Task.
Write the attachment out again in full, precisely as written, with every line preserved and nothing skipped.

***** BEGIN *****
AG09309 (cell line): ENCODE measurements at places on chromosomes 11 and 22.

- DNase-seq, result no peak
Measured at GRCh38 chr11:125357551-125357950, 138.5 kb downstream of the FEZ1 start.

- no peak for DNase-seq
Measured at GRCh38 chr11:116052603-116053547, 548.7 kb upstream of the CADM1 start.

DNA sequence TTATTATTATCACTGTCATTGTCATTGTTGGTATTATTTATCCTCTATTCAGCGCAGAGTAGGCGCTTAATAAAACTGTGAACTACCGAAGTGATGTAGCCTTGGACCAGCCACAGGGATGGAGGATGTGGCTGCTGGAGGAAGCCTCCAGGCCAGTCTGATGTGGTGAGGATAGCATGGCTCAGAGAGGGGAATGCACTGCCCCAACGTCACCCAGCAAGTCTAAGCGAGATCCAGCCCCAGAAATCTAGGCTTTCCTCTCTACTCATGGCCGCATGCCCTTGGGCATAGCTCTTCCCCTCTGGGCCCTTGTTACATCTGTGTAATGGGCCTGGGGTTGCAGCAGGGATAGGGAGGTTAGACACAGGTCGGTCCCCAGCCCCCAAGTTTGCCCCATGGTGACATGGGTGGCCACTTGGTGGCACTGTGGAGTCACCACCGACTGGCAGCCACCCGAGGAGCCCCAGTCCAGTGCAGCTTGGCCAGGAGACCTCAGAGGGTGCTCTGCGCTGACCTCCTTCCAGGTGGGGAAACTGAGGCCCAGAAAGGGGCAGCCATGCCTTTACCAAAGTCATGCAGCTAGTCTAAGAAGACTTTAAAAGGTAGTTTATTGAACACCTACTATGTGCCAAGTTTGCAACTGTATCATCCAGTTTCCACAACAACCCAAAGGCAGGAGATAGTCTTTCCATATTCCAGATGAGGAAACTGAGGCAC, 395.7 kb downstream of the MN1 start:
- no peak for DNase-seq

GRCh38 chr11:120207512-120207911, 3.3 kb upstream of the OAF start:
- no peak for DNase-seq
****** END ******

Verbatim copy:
AG09309 (cell line): ENCODE measurements at places on chromosomes 11 and 22.

- DNase-seq, result no peak
Measured at GRCh38 chr11:125357551-125357950, 138.5 kb downstream of the FEZ1 start.

- no peak for DNase-seq
Measured at GRCh38 chr11:116052603-116053547, 548.7 kb upstream of the CADM1 start.

DNA sequence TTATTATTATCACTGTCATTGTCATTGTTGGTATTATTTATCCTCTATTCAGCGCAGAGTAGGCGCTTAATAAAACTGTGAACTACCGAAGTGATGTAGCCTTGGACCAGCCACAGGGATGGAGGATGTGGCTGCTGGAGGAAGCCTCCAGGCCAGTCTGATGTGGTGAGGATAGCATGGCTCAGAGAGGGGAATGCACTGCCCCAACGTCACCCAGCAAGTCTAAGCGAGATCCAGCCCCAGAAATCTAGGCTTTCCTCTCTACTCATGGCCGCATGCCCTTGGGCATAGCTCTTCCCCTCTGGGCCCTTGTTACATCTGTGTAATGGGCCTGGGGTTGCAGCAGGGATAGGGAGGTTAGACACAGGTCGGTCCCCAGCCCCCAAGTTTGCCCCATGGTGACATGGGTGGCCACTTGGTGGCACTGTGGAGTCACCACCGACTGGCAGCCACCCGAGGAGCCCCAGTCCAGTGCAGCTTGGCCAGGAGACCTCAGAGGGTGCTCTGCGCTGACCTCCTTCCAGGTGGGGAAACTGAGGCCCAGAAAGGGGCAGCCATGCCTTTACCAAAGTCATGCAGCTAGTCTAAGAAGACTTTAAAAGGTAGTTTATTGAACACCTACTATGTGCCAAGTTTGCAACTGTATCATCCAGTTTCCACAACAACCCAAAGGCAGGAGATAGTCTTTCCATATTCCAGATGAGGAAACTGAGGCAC, 395.7 kb downstream of the MN1 start:
- no peak for DNase-seq

GRCh38 chr11:120207512-120207911, 3.3 kb upstream of the OAF start:
- no peak for DNase-seq